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Write Way Communications
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Five things you can do for rivers, lakes and streams


On a “5 Things” bus tour of Collingwood guided by Michele Rich of the Environment Network, and Beth Anne Burnie of RiverSides– a non-profit organization in Toronto that focuses on watershed protection– I discovered that our town is doing a great deal to manage storm water runoff and reduce drainage into our municipality.

Well-planned water management is good for farmers, good for the environment and good for all of us.

We already know many of the ingredients to make this happen; the big question is, how do we make this happen with increased development?

Remember that what you do in and around your home directly connects to your river, lakes and streams. Stop runoff, go toxin-free, use less water, naturalize, and get involved; these steps are only “5 Things” that you can do at home.

Be an integral part of the process of protecting our drinking water sources, and we will provide a cleaner and healthier future for our children and generations to come.

RiverSides has created a project that focuses on “5 Things That You Can do For Your Rivers, Lakes and Streams.” Implemented in 2009, this project is focusing on actions that you can do at home to prevent stormwater run-off and pollution and ways to improve the quality of water that eventually reaches Georgian Bay.

If we continue to follow the current trend, by the year 2025, two-thirds of the people in this world will not have sufficient access to clean water.

During the tour, we were shown different projects that manage municipal storm water at a few facilities throughout our town. Who knew that storm water could be so interesting?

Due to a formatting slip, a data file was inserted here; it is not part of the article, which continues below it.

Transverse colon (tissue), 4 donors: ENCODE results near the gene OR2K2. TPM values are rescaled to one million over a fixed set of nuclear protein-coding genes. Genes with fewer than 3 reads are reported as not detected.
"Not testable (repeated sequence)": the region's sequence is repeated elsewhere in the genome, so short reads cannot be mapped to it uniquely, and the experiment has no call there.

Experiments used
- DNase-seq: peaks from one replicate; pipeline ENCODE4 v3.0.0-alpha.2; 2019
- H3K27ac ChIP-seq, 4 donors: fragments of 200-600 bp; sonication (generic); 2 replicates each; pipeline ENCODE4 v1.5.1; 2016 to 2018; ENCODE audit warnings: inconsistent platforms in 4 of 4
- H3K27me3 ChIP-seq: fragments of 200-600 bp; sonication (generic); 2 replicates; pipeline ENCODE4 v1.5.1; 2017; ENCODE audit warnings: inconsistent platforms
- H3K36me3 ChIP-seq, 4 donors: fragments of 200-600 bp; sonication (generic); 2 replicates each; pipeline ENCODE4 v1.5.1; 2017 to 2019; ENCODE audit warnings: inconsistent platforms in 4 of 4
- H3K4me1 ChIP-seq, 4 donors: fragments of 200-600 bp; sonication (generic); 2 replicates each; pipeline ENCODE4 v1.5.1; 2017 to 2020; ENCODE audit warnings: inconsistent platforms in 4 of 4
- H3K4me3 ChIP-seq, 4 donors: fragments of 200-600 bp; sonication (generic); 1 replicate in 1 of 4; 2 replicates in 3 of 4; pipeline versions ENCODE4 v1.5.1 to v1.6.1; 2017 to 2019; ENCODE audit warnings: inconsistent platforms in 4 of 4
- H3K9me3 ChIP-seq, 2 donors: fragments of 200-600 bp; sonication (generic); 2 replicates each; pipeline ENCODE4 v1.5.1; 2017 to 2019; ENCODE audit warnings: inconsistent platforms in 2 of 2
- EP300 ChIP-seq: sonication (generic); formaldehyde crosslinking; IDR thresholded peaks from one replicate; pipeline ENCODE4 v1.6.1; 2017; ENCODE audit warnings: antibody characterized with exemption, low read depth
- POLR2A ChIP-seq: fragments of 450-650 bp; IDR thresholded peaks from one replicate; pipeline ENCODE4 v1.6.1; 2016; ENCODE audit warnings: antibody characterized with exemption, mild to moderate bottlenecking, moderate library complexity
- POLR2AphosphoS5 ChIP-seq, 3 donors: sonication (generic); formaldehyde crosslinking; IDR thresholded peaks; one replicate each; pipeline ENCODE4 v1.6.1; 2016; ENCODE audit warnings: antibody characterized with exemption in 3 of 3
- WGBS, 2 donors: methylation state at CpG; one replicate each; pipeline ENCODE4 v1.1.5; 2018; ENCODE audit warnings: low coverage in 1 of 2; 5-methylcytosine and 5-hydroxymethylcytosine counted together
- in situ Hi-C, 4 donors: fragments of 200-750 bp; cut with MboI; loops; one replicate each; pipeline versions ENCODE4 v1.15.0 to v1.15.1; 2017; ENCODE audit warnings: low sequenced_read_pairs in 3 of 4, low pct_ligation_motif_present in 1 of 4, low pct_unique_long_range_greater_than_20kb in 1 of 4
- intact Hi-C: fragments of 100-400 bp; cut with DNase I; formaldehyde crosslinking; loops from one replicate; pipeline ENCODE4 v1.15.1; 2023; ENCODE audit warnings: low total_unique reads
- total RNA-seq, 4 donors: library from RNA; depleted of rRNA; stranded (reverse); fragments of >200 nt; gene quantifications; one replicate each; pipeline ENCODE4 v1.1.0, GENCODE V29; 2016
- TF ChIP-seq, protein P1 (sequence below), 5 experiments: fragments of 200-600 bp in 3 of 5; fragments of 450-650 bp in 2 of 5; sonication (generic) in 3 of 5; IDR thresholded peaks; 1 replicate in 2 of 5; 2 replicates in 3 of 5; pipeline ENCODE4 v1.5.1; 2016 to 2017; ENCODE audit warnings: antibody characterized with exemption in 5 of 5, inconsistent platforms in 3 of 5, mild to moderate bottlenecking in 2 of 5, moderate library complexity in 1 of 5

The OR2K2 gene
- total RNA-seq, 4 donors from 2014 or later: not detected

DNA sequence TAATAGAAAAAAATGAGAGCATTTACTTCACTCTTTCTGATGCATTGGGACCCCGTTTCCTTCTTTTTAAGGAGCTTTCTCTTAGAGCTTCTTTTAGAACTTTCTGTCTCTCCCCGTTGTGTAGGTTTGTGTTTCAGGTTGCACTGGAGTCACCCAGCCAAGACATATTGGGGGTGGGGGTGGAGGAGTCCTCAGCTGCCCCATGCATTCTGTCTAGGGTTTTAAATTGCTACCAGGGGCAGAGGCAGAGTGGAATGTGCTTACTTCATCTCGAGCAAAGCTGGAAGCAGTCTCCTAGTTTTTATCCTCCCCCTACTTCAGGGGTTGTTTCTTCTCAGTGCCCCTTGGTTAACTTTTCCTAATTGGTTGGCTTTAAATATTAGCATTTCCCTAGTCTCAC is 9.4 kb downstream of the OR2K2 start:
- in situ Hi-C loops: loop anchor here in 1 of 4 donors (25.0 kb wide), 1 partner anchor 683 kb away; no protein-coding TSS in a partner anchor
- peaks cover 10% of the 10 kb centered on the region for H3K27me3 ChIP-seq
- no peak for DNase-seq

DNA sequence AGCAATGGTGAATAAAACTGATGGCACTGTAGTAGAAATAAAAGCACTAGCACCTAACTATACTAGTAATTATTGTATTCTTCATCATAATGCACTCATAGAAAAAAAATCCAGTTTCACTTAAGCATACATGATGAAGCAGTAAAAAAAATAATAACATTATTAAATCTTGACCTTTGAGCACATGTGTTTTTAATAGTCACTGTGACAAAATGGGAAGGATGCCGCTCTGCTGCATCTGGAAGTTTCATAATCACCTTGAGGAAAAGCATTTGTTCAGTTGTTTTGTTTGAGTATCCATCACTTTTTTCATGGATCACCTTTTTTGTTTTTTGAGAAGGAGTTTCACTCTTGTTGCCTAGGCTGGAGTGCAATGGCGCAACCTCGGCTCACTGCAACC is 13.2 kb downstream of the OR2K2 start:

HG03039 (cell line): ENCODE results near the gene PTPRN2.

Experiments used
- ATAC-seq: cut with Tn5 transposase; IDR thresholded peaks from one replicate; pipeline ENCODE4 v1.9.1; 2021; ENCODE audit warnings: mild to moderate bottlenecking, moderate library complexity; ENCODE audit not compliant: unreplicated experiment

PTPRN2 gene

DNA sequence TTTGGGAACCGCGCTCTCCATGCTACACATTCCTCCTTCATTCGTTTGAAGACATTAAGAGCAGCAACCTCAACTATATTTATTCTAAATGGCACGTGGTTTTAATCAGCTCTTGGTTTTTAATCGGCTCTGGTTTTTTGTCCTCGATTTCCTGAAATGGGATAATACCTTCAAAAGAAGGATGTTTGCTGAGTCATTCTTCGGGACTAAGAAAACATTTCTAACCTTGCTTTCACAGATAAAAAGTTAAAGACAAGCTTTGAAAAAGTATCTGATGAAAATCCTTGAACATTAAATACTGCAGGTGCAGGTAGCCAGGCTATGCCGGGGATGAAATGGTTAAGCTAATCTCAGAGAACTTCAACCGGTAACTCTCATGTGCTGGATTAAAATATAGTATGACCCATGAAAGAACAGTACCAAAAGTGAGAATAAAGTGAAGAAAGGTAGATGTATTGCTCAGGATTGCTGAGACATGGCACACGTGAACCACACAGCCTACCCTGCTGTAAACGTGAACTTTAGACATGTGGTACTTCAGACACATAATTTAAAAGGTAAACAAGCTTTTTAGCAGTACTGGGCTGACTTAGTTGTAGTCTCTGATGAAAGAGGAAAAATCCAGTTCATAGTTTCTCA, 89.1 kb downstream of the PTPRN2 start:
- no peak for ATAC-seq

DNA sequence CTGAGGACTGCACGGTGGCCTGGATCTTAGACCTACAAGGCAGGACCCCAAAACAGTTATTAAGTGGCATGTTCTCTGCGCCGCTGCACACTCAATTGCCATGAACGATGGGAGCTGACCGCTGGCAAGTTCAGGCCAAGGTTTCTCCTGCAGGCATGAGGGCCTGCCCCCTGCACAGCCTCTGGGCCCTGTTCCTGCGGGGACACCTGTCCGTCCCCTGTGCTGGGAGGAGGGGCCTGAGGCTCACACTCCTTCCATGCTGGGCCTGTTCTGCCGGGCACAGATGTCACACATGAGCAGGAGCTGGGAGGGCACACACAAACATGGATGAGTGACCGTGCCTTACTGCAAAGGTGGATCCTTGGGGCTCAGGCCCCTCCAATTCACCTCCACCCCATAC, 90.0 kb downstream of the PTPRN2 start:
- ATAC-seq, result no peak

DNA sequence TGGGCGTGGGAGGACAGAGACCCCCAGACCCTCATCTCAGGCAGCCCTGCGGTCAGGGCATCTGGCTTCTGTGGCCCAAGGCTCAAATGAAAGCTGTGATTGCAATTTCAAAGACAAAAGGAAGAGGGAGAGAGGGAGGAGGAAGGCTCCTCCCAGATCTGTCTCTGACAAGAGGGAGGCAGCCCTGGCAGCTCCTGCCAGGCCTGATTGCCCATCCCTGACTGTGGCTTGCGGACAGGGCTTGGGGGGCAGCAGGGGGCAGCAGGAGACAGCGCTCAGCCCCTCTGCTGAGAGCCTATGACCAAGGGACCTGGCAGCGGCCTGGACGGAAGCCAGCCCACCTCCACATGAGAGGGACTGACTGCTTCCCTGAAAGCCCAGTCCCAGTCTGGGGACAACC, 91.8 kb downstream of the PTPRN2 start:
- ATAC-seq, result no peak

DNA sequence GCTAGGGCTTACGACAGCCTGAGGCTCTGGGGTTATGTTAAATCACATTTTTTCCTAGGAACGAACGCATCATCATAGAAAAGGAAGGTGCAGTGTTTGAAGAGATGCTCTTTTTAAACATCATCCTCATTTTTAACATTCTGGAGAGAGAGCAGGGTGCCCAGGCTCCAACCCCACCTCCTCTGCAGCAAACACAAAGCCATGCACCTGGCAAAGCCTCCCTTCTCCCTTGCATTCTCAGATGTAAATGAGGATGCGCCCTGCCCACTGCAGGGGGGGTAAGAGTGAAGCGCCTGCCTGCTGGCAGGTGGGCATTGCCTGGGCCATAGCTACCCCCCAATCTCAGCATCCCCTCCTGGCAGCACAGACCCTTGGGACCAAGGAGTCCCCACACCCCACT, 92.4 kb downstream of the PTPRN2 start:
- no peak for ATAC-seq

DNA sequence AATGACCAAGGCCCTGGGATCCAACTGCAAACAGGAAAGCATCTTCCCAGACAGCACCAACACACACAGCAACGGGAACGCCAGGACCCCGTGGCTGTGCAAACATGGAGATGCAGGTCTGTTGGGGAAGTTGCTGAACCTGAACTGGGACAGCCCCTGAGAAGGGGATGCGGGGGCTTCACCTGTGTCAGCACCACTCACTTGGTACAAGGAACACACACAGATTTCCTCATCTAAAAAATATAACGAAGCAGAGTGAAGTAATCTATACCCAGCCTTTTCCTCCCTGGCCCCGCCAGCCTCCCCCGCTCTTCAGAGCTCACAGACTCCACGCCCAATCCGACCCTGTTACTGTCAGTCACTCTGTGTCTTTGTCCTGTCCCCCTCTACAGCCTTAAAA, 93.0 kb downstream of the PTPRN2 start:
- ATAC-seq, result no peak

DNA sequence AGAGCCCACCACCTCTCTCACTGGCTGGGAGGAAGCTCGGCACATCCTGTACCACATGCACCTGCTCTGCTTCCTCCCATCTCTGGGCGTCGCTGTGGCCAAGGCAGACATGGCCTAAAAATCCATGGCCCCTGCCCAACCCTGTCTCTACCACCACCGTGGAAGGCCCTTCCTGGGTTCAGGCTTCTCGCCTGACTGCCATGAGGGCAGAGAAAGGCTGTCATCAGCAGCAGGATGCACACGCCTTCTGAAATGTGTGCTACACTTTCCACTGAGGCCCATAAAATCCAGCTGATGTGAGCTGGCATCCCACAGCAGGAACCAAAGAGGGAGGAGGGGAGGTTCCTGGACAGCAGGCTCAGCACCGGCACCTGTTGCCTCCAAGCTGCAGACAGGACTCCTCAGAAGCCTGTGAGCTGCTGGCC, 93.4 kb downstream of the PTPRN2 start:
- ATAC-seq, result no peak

The largest facility was at a newer 60 acre subdivision at the south end of Peel Street, and what became abundantly clear was the fact that the engineers and planners got creative to trap the run-off.

This is a fairly new subdivision that was designed to collect storm water in a pond that is adjacent to a park. This facility stores storm water from around the 183 houses in a large pond.

It was quite scenic with active bird life, and native grasses and trees.

Another facility much the same as the first project is at High and Sixth Street in Collingwood, and stores water from 130 houses and adjacent parking lots.

These ponds help to manage the strain on municipal storm water that makes its way to the waste treatment plant on Birch Street. They also provide opportunities for active transportation, habitat and beauty.

The Black Ash Creek channelization project was designed to provide relief from flooding. Engineered channelization occurs with the idea of giving a stream a sufficiently large and deep channel so that flooding beyond those limits will be minimal.

In other words: designed for the 100-year storm, and engineered for a more naturalized state. You will notice this creek behind the mall in Collingwood.

Actions that our municipality is taking to directly improve the quality of water run-off include salt management. Salt might not seem like much of a management issue for our water, but what ends up on our roads, ends up in our water.

The new storage facility on the 10th Line in Collingwood is now covered to prevent leaching and run-off. In addition, the public works department uses a lower percentage of salt in the mixture due to better coverage; the percentage is seven-to-eight per cent salt instead of the 10 per cent which was used in the past.

We also saw how design and technology have improved over the years.

Fisher Field is another area that we looked at. This pesticide-free soccer-pitch was planned to promote run-off into a pond that settles out the impurities, naturally.

As well, certain native plants, shrubs and trees have been planted.

Pesticide use has caused much damage and we can now be proud to have a pesticide-free by-law in Collingwood. All municipally-owned land is pesticide free!

All of these things improve the quality of storm water run-off and thereby, the quality of water that we drink.

Links for more information:,,

For more information on environmental issues, contact the Environment Network at 446-0551, or visit their website at



About the author

Melanie Vollick


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